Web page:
Man who wore horns at riot willing to speak at Trump's trial
WASHINGTON, D.C. - The lawyer for an Arizona man who took part in the insurrection at the U.S. Capitol while sporting face paint, no shirt and a furry hat with horns is offering to have his client testify at former President Donald Trump’s upcoming impeachment trial.
Lawyer Albert Watkins said he hasn’t spoken to any member in the Senate since announcing his offer to have Jacob Chansley testify at Trump’s trial, which is scheduled to begin the week of Feb. 8. Watkins said it’s important for senators to hear the voice of someone who was incited by Trump.
Watkins said his client was previously "horrendously smitten" by Trump but now feels let down after Trump’s refusal to grant Chansley and others who participated in the insurrection a pardon. "He felt like he was betrayed by the president," Watkins said.
Jacob Chansley (center) Photo by SAUL LOEB/AFP via Getty Images.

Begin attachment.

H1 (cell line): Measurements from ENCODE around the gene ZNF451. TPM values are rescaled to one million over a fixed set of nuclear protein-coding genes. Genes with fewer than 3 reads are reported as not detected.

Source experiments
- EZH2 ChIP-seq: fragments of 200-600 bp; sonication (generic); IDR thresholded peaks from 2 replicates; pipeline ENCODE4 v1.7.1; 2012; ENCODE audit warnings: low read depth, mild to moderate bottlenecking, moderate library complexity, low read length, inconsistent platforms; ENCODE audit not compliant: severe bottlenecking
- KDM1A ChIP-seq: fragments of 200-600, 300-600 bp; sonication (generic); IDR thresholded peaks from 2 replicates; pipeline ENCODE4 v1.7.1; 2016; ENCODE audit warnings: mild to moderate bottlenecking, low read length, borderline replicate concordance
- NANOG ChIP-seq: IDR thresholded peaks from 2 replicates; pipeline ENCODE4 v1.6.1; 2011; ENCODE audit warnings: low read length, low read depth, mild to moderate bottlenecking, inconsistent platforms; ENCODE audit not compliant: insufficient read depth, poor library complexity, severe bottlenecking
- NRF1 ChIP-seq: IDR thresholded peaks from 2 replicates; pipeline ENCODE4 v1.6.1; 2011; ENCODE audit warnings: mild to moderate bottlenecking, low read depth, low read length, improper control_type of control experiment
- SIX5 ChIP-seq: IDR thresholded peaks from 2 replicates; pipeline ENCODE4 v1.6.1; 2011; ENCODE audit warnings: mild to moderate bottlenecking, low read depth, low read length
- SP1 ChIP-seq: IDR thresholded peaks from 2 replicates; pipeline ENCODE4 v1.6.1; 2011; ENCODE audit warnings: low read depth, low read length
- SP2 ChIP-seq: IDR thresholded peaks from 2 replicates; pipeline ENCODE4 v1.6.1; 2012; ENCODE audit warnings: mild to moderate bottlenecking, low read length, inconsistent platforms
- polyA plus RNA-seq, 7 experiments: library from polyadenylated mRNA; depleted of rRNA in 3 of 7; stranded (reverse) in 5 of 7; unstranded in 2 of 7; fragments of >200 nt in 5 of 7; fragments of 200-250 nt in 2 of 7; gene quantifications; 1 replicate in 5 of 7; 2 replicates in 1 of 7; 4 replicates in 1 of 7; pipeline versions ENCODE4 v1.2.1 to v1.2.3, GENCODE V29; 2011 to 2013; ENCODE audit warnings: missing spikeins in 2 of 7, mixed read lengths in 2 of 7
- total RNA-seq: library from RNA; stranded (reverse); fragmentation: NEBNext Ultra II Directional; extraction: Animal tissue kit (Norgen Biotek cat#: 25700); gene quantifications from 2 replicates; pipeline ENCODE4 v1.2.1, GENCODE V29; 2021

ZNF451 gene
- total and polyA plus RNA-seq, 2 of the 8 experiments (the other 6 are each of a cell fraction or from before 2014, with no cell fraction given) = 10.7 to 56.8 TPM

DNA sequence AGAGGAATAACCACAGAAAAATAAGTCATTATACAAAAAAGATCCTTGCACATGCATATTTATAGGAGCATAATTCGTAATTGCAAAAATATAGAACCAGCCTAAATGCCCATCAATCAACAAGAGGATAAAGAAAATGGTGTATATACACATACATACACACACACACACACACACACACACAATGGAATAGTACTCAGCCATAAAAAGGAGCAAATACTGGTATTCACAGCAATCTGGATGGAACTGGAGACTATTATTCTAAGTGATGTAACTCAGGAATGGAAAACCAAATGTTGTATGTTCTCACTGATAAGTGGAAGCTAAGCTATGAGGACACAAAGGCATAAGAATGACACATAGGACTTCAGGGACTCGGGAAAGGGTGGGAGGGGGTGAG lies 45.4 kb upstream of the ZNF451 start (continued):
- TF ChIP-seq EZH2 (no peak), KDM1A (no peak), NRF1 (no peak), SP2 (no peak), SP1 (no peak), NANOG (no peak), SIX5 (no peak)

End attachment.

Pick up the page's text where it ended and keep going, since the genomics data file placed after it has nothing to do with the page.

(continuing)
The words of Trump supporters who are accused of participating in the riot may end up being used against him in the impeachment trial. Chansley and at least four others people who are facing federal charges stemming from the riot have suggested they were taking orders from Trump.
Chansley hasn’t yet entered a plea to charges civil disorder, obstruction of an official proceeding, disorderly conduct in a restricted building, demonstrating in a Capitol building and other counts. He is scheduled to be arraigned Friday in Washington.
Jacob Chansley (Photo by Win McNamee/Getty Images)
In successfully seeking his detention until trial, prosecutors said Chansley went into the Capitol carrying a U.S. flag attached to a wooden pole topped with a spear, ignored an officer’s commands to leave, went into the Senate chamber and wrote a threatening note to then-Vice President Mike Pence.
Chansley, who calls himself the "QAnon Shaman" and has long been a fixture at Trump rallies, told investigators he came to the Capitol "at the request of the president that all ‘patriots’ come to D.C. on January 6," according to court records.